Nuclear Space Propulsion

Julian Villalpando
February 7, 2017

Submitted as coursework for PH241, Stanford University, Winter 2017


Fig. 1: Mars Rover powered by an RTG on Mars (Source: Wikimedia Commons)

Nuclear space propulsion is nothing new to aerospace engineers. In fact, they've already deployed several forms of it. However, newer forms of harnessing nuclear power offer much higher returns in energy. RTG, Fission and Fusion are the three methods at the forefront, and I will explore them in this paper.

Radioisotope Thermoelectric Generators (RTG)

Radioisotope Thermoelectric Generators produces heat from the radioactive decay of plutonium. The generator takes advantage of the heat with thermocouples, a device that generates electrical energy from differences in temperature. [1] RTGs have proven successful through their use the renowned Voyager spacecrafts and the Mars Rover show in Fig. 1. Furthermore, they have proven reasonably safe. In the two cases of reentry to the Earth's atmosphere, the RTG successfully burned up, or contained its plutonium to ensure safety. [2]


Fusion produces much more energy that Fission. It is the process of combining two nuclei into a larger one, with the release of energy as a byproduct. While Fusion reactions have the potential to achieve high amounts of energy release, and they have observed in labs, no lab has been able to get more energy out than they put in. This is because the reactions can require temperatures as high as 150 million degrees Celsius. While the energy return on Fusion reactions has not yet reached a favorable yield, such reactions are being considered for future spacecraft designs. [3]


In many ways Fission is the antithesis of Fusion. It is the splitting of a nucleus into smaller nuclei, and the release of energy in the process. Fission does not generate as much energy as Fusion, but its energy outputs are significant.

Fission was first observed in 1939, when Meitner and Frisch observed a nucleus observing an electron, and then destabilizing, splitting in two, and releasing 200 million volts in the process. For the purposes of space propulsion, the desired process is a slow, chain result, where the released neutrons, split off themselves, and heat is produced. A quick, sudden reaction must be avoided at all costs, in order to avoid large scale explosions. [4]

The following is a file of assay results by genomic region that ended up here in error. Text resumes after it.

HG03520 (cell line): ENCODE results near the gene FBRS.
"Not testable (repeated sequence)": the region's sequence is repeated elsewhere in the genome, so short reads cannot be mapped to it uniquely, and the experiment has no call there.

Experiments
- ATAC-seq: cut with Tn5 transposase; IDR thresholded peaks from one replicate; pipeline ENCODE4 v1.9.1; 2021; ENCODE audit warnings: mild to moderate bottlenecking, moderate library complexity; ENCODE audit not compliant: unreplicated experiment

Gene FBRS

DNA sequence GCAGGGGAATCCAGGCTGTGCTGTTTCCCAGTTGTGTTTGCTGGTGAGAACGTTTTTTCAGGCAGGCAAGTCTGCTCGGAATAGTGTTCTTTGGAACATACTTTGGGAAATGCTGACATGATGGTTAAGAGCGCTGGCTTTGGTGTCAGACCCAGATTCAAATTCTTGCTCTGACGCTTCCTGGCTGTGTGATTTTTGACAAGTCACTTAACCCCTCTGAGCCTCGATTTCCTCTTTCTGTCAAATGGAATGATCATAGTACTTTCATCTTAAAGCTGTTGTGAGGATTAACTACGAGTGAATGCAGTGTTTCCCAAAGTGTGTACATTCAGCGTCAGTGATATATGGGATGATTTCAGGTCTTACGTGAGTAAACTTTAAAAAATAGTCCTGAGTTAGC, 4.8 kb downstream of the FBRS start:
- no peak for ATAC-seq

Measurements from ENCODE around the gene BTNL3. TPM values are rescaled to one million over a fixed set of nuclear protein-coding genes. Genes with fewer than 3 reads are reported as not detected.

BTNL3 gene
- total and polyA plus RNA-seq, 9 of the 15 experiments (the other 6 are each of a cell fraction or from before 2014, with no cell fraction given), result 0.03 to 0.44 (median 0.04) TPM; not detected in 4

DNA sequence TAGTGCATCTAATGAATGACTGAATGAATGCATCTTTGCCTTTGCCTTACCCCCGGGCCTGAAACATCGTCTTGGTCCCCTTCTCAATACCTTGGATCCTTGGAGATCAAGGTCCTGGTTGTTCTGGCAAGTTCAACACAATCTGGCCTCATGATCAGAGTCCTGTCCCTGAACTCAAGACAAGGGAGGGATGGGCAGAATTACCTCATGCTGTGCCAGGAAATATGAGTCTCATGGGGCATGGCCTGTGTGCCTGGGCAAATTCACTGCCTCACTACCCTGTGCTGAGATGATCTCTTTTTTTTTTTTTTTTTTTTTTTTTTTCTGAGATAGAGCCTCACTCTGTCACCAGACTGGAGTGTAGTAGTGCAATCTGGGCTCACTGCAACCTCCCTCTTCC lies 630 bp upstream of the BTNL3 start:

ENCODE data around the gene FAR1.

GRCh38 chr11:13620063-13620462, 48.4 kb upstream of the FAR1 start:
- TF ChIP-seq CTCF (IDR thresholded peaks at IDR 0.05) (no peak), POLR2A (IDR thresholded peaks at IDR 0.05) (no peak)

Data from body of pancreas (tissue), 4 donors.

The extreme temperature levels of nuclear reactions, prove difficult to deal with. However, in 2012 a research team demonstrated the use of a water-based heat pipe to extract heat from Uranium. While the parameters of the experiment closely reflect those in the context of a space engine, the input temperature would be even hotter in practice. [5]

Fission-Fusion Hybrids

Fission-Fusion hybrids, take advantage of how well the two reactions play off each other. In theory, one could ignite a thermonuclear deuterium, which would induce fission in a uranium liner, which would then heat the fusion plasma. This method would effectively capitalize on the strengths and weaknesses of both methods. Fission produces vast amounts of heat that is difficult to use effectively, and Fusion requires large amounts of energy to receive its large amount of output. [6]

© Julian Villalpando. The author grants permission to copy, distribute and display this work in unaltered form, with attribution to the author, for noncommercial purposes only. All other rights, including commercial rights, are reserved to the author.


[1] V. Chirayath, "Advances in Thermophotovoltaic Radioisotope Generators for Deep Space Exploration," Physics 241, Stanford University, Winter 2015.

[2] "Space Radioisotope Power Systems, U.S. Department of Energy, January 2008.

[3] S. Aldousary, "Nuclear Fusion: An Abundant Source of Energy and Recent Developments," Physics 241, Stanford University, Winter 2016.

[4] A. Crerend, "Nuclear Fission in the Context of Pressurized Water Reactors," Physics 241, Stanford University, Winter 2015.

[5] "Researchers Test Novel Power System For Space Travel," Los Alamos National Laboratory, 26 Nov 12.

[6] F. Tew, "Is the Fusion-Fission Hybrid Necessary?," Physics 241, Stanford University, Winter 2016.